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Vancouver, Canada: the first opioid vending machine offers people with severe substance use disorder (SUD) a regulated and safe supply of opioid-containing drugs while minimising the need for person-to-person contact. In this way, the MySafe project also contributes to preventing COVID-19 infections.
The MySafe Project launched the biometric opioid vending machine in Vancouver’s Downtown Eastside as part of a pilot project in December 2019.
Registered people who have been evaluated as opioid dependent in terms of their drug use, health status and social situation are prescribed a heroin alternative called hydromorphone, which they receive according to a pre-established schedule.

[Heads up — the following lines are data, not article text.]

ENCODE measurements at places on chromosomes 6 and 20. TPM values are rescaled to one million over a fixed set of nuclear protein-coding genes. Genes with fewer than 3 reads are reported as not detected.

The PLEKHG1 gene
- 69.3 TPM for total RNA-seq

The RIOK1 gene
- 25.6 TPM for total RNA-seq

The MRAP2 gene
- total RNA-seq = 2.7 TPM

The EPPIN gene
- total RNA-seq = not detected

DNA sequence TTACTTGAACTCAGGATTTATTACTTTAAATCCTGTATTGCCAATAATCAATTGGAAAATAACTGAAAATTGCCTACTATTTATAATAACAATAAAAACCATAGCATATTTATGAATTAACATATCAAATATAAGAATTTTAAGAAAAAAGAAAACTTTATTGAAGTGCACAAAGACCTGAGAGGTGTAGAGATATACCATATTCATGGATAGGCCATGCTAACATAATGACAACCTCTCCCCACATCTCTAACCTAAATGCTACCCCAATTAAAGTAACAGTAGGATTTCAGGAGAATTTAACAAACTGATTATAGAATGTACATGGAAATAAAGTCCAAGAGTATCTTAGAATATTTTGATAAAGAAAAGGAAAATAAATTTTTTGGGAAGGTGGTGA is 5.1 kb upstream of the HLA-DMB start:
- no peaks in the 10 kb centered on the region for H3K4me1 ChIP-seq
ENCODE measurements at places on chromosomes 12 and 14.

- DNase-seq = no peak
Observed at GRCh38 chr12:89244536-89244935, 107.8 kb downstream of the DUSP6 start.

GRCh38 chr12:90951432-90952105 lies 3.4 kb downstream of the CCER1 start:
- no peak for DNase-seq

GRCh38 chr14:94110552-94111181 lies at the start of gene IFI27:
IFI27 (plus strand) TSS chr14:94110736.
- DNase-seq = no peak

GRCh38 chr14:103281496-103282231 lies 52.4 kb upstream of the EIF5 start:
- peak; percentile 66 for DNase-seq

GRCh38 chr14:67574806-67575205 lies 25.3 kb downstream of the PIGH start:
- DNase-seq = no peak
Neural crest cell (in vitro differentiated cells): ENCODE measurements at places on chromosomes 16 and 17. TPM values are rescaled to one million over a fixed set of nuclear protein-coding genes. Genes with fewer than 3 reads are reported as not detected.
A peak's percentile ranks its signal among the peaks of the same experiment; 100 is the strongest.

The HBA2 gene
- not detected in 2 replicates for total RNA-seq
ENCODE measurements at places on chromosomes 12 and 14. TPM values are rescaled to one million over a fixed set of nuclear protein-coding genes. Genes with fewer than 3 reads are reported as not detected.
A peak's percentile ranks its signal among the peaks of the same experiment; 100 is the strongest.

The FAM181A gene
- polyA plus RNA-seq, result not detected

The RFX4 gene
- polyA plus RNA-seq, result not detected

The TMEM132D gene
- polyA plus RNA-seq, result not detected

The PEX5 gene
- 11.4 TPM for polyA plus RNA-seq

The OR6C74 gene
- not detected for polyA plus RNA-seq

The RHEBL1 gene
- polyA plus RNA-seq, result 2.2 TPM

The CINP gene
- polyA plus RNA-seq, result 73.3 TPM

Compared with pharmacy pick-up, pharmacy delivery or other medication programmes, MySafe can reduce the need for person-to-person contact while still providing real time monitoring of medication dispensing. Following enrolment, regular access to the medications can occur through a biometric scanner that does not require contact. This is highly relevant in the face of the COVID-19 pandemic.
The founder of My Safe Project is Dr Mark Tyndall, Professor of Medicine, UBC School of Population & Public Health
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